Four whole eggfruits, golden yellow like heart-shaped school buses, ready to be made into smoothies, pies, salad garnishes and more! Eggfruit range in size from apple to grapefruit. These are grapefruit sized.

Eggfruit is a versatile Caribbean fruit that can be eaten raw or cooked, sweet or savory in many recipes. It grows on an attractive mid-sized tree in the Sapote family, with dark green foliage. Eggfruit is known by many other names, including canistel and yellow sapote, and the latin name of the tree is Pouteria campechiana (Morton, J. 1987. Canistel. p. 402–405. In: Fruits of warm climates. Julia F. Morton, Miami, FL.).

The thin, delicate skin of the fruit contains latex sap, so generally the peel is discarded. The flesh of the eggfruit is high in niacin, carotene (provitamin A), ascorbic acid (vitamin C), calcium and phosphorous. Three to four large, smooth, dark seeds are enclosed in the flesh of the eggfruit.

The texture and color of the eggfruit’s flesh is oddly similar to the yolk of a hard boiled egg. It is dry, not juicy, despite the 60% water content of the eggfruit. The flavor is rich as, but much sweeter than, an egg yolk. The taste is not dissimilar to a baked sweet potato, but more delicate.

Eggfruit can be eaten out of hand, baked, puréed, crumbled over a salad, added to dressings, enjoyed sweetened, or salted with vinegar.

Eggfruit is wonderful in smoothies. It makes a yellow egg-custard flavored milkshake when blended with ice, milk, a dash of vanilla or nutmeg, and a small amount of sweetener. Mrs. Powell at the La Reine Farmer’s Market on St. Croix makes a wonderful eggfruit drink.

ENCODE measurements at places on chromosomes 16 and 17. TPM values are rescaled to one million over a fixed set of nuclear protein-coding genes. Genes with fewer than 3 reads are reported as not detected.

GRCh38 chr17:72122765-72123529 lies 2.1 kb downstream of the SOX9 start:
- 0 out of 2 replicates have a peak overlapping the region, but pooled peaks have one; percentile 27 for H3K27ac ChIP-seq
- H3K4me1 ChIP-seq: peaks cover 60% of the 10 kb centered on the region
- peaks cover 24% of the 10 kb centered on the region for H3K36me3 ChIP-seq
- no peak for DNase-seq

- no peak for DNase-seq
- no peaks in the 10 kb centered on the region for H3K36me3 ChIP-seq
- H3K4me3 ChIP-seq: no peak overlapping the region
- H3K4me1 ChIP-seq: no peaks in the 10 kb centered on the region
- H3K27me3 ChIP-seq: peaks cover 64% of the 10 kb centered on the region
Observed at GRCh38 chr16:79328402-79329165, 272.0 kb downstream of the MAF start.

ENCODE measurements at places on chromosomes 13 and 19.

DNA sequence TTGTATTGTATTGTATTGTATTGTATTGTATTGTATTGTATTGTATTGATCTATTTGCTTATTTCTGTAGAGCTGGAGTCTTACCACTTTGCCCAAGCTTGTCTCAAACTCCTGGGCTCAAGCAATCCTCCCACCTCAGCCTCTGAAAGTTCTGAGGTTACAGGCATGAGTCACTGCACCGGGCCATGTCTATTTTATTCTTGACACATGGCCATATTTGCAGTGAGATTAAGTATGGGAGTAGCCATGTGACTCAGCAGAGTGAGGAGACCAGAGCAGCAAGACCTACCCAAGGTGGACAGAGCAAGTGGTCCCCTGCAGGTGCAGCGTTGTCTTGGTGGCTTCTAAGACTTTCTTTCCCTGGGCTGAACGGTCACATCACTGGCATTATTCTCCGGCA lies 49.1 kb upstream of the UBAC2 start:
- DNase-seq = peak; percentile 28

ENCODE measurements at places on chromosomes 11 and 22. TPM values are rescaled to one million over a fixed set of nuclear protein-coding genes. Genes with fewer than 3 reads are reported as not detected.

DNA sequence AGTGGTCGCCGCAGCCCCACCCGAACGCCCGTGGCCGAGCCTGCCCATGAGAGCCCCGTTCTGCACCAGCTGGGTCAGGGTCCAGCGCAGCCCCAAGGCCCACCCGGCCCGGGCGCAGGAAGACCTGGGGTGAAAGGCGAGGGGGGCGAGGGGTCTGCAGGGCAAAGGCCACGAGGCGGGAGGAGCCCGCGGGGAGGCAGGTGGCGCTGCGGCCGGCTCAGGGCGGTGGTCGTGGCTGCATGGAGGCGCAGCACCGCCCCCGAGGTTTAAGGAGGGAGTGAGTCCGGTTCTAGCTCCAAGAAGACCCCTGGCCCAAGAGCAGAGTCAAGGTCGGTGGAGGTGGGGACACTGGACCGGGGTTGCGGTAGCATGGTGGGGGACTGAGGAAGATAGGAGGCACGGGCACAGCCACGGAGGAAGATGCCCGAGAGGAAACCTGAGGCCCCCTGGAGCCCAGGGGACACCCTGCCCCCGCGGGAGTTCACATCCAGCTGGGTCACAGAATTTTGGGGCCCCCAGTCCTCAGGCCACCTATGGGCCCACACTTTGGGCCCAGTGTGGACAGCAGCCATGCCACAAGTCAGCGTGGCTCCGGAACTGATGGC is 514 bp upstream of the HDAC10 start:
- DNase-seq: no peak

I use eggfruit as a substitute for canned pumpkin in pies, adding a bit of liquid if needed to approximate the texture of puréed pumpkin. The mashed eggfruit flesh thickens and enriches mixtures, so use your imagination! A squeeze of lime juice also heightens the flavor. See my recipe for eggfruit pie below.

Eggfruit is fragile once it is ripe, so it’s not a fruit you’ll readily find in places outside of the Caribbean and southern Florida. Keep it in the fridge after it ripens, and enjoy this rare treat!

Eggfruit Pie

1 1/2 cups mashed eggfruit pulp
1/3 cup brown sugar
1/8 cup local honey (or to taste – or use maple syrup)
1/2 teaspoon salt
1/4 teaspoon nutmeg
Dash of vanilla
1 teaspoon lime juice
2 beaten eggs
2 cups evaporated milk, coconut milk, or light cream
Chopped nuts or shredded coconut for topping – optional
Pie crust of your choosing – you can use small tart crusts too!

Reserving toppings, mix all ingredients in a blender.
Pour into a pre-baked crust(s).
Sprinkle nuts, or shredded coconut, or both, on top if desired.
Any leftover filling can be poured into a buttered oven-safe casserole or dish and will make a yummy little custard.

Bake in a medium oven, for 1 hour or until the edges have set, at 250º F.

We made this with molasses once – it was a bit too heavy for most of the family’s liking, but with adjustment that might be a good alternative sweetener for this recipe too!

For more recipes, check out! If all this seems overwhelming, make reservations: Chef Dave Kendrick of Kendrick’s Restaurant in Christiansted stopped by the farm today to pick up some greens and took a couple of eggfruit with him. He’s planning a special dish with eggfruit in it, so stop by and see what he’s come up with! For reservations at Kendrick’s call (340)773-9199.